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Rare T. Rex Discovered By Burke Museum Paleontologists

The Burke Museum is getting a new exhibit: A Tyrannosaurus rex skull. Seattle paleontologists unearthed the fossils in northern Montana last summer. It began when two museum volunteers, Jason Love and Luke Tufts, found fragments of large bones belonging to a carnivorous dinosaur.

Greg Wilson led the expedition and is Burke Museum’s adjunct curator of vertebrate paleontology. He says the excavation team had a feeling they were on the trail of a T. rex. Hear him describe it:

The four-foot-long skull was encased in rock and very fragile. To transport it to Seattle, the team had to put a plaster cast of sorts around the skull. With the help of local ranchers, they lifted the 3,500-pound cast onto a flatbed truck. The skull is just one of 15 known T. rex skulls in the world.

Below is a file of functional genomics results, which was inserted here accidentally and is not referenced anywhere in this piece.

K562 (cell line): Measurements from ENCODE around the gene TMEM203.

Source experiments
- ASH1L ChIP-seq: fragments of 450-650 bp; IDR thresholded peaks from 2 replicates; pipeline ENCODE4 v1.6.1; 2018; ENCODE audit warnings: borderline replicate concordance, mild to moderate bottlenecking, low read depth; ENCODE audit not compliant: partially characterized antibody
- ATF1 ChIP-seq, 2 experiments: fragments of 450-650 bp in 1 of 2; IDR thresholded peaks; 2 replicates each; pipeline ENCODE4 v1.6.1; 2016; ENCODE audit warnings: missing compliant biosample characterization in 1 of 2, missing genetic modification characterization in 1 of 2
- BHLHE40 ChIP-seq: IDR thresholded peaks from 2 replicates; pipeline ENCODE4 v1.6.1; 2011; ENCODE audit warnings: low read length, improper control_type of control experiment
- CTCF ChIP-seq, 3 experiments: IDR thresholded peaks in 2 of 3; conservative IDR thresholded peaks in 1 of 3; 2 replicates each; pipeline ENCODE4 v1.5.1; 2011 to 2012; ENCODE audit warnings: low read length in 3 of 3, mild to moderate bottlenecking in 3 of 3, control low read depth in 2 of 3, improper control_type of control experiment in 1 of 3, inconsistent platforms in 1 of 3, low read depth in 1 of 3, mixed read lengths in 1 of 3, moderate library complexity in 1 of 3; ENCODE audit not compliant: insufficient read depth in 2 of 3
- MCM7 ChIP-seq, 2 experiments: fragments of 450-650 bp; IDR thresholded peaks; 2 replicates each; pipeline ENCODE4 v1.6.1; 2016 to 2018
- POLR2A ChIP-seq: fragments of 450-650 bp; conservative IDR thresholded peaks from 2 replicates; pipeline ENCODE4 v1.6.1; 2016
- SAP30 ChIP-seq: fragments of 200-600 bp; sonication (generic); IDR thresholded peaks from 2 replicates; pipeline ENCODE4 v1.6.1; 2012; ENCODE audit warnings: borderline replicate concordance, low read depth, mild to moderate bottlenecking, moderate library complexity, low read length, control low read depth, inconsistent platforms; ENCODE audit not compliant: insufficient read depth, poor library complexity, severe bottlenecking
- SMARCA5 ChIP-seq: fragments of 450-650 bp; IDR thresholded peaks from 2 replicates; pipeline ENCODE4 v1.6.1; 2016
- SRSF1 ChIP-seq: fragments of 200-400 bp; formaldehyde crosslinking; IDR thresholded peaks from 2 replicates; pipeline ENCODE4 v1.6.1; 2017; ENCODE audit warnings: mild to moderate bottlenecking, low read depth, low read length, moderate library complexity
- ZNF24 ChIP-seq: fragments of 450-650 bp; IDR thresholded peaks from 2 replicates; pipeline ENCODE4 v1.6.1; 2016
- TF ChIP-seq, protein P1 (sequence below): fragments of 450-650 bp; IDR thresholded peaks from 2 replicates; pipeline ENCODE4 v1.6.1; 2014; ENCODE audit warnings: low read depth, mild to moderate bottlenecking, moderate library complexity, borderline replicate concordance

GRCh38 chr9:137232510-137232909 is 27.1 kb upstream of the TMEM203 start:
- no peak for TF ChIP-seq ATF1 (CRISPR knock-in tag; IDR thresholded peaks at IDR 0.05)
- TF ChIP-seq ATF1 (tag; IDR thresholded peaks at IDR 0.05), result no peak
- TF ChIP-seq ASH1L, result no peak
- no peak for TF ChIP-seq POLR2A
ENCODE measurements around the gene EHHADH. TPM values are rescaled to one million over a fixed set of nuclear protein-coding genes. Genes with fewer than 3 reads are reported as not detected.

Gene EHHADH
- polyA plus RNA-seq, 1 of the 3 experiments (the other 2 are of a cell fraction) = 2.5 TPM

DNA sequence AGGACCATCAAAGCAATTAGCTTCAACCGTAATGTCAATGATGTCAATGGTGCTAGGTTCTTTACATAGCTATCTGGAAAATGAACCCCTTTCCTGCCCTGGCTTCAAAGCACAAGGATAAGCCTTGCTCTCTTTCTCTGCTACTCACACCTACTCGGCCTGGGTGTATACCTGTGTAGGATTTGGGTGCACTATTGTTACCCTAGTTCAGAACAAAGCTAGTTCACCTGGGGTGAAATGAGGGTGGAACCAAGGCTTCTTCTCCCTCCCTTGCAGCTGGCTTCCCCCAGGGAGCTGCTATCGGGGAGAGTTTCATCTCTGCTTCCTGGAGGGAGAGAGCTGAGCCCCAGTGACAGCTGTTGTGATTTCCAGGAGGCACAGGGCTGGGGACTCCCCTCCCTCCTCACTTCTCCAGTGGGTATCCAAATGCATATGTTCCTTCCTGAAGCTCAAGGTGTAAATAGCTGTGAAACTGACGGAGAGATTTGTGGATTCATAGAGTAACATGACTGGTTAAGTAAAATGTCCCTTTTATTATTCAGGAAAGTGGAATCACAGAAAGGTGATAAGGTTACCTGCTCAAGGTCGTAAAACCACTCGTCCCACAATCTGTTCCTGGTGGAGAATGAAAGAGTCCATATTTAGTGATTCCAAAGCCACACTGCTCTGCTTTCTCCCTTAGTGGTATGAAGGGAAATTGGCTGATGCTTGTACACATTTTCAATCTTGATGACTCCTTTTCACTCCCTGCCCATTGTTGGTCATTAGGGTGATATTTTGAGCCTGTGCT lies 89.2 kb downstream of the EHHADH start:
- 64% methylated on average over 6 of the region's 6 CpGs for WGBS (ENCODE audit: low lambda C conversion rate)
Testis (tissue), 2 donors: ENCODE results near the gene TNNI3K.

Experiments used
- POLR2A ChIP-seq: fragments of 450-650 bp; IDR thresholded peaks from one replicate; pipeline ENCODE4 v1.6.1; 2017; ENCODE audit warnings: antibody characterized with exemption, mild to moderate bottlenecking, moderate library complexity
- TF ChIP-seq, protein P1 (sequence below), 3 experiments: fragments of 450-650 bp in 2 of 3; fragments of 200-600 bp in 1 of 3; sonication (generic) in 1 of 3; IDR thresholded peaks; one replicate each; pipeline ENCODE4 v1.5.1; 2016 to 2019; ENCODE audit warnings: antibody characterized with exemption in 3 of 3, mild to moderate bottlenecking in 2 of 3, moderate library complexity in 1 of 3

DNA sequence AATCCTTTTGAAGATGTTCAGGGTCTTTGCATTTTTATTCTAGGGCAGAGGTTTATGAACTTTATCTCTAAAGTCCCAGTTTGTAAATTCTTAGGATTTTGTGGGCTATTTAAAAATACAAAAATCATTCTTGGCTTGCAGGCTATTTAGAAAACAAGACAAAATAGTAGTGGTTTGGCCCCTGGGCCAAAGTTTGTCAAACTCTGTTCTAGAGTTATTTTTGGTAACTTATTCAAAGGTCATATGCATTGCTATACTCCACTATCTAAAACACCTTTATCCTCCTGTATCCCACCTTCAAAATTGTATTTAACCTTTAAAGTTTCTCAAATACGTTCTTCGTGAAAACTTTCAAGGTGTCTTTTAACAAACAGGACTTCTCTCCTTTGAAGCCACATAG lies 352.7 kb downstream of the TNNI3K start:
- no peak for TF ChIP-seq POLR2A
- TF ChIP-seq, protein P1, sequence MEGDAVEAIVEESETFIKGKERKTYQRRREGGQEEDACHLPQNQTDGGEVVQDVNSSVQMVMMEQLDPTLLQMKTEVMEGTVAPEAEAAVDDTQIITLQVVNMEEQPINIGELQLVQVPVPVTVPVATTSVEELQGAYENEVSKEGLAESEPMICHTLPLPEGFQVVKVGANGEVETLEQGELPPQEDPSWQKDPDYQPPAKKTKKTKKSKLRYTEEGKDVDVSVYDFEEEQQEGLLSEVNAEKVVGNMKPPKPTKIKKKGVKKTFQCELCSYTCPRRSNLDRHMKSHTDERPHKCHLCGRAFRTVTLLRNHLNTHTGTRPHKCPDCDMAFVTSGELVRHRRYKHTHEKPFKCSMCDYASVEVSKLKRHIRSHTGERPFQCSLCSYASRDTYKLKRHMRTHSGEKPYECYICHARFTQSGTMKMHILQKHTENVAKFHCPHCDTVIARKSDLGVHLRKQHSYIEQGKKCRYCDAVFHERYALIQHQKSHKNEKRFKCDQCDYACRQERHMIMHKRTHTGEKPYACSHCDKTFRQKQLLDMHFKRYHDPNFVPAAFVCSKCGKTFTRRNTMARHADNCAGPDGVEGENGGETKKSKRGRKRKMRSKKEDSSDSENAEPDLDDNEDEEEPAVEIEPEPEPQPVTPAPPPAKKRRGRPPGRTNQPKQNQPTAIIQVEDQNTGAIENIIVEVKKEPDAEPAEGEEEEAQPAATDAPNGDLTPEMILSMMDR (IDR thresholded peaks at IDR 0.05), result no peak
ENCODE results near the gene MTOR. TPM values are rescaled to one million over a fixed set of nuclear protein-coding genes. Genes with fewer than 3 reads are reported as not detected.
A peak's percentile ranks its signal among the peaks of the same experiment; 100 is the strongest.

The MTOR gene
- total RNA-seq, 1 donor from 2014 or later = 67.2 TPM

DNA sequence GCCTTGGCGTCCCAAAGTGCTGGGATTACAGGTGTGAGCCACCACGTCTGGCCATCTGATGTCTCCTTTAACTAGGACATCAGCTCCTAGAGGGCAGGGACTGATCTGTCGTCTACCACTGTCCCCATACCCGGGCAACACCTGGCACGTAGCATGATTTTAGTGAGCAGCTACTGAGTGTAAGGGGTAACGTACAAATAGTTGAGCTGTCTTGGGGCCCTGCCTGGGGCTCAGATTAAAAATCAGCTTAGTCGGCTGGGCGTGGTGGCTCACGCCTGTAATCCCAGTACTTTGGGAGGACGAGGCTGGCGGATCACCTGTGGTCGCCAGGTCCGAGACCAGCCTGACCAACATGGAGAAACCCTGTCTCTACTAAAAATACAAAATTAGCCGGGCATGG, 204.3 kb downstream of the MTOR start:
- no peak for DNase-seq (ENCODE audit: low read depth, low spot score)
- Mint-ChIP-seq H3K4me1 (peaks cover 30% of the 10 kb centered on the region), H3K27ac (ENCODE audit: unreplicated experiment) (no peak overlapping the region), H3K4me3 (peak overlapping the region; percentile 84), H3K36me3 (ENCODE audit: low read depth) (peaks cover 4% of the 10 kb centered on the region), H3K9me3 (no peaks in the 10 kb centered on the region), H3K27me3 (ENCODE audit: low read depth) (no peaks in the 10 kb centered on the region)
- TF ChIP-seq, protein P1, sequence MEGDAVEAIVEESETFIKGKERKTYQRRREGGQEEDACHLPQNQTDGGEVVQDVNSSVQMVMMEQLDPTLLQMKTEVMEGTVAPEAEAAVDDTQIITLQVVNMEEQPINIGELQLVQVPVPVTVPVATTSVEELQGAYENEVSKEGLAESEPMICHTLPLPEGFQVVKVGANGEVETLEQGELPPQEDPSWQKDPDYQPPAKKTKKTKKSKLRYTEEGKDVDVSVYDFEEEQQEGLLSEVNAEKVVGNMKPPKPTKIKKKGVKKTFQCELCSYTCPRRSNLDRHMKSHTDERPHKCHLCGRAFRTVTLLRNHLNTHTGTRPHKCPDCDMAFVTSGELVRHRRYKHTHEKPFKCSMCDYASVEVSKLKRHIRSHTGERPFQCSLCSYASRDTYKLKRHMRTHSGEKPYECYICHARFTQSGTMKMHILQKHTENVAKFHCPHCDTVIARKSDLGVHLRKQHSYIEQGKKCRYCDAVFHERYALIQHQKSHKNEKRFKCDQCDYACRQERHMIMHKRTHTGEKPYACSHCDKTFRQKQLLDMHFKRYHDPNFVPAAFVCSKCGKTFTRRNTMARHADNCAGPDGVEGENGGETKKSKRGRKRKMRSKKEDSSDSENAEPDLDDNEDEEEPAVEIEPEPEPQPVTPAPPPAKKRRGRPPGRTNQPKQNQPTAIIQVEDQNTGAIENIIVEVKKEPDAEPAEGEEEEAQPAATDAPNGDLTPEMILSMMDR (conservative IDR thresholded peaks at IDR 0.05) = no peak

You can see the plaster-encased skull at the Burke Museum beginning Saturday, along with a femur and parts of the jaw.

Next spring, they will open the plaster up and start cleaning the rock away from the bone. Burke paleontologists found about 20 percent of the dinosaur and plan to return to the site next summer. 

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